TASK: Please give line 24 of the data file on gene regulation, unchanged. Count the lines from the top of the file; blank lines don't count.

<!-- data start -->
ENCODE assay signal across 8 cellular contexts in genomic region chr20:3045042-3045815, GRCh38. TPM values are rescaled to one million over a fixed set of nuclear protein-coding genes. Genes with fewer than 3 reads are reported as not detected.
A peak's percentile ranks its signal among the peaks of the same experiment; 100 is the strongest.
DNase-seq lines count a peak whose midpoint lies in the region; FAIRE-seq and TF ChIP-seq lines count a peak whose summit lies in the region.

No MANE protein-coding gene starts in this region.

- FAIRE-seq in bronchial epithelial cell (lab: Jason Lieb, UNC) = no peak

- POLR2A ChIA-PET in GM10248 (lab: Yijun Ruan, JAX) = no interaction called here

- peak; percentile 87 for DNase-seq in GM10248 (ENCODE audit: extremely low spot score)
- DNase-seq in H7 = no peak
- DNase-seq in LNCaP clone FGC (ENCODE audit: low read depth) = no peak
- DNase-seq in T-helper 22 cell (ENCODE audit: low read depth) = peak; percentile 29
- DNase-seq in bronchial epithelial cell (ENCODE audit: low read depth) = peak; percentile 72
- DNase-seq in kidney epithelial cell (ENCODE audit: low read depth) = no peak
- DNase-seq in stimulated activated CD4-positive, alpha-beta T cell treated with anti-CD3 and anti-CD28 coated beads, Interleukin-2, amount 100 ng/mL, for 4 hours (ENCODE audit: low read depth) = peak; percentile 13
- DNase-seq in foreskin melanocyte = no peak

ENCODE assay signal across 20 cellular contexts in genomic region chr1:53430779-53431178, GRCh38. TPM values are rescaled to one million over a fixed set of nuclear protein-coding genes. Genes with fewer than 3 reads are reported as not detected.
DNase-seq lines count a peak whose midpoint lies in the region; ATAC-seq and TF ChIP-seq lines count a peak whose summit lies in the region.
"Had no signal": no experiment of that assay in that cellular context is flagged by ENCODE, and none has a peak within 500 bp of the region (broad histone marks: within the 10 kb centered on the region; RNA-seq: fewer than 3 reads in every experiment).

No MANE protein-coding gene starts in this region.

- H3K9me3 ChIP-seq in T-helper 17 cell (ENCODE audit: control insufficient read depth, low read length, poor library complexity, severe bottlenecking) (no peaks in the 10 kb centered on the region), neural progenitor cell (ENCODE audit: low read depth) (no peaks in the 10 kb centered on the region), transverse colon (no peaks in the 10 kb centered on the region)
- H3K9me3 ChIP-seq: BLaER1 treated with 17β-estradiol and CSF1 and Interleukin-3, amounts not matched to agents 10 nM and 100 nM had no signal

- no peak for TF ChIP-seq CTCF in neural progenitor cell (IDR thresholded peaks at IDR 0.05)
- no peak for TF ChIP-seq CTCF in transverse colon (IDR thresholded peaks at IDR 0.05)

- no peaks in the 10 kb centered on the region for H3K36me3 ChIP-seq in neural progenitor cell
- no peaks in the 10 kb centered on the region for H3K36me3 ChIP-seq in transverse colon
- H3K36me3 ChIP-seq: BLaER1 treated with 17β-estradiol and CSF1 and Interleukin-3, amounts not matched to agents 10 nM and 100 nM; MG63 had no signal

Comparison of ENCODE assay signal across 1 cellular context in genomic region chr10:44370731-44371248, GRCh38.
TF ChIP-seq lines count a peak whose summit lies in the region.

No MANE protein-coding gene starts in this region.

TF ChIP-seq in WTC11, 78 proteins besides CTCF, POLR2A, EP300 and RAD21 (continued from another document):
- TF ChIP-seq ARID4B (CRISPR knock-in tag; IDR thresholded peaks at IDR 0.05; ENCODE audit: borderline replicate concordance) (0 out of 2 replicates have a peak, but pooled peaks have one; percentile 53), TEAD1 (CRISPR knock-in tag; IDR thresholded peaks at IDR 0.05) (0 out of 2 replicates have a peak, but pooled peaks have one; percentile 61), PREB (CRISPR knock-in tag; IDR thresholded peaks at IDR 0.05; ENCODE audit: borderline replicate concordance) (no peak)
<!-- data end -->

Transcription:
- no peaks in the 10 kb centered on the region for H3K36me3 ChIP-seq in transverse colon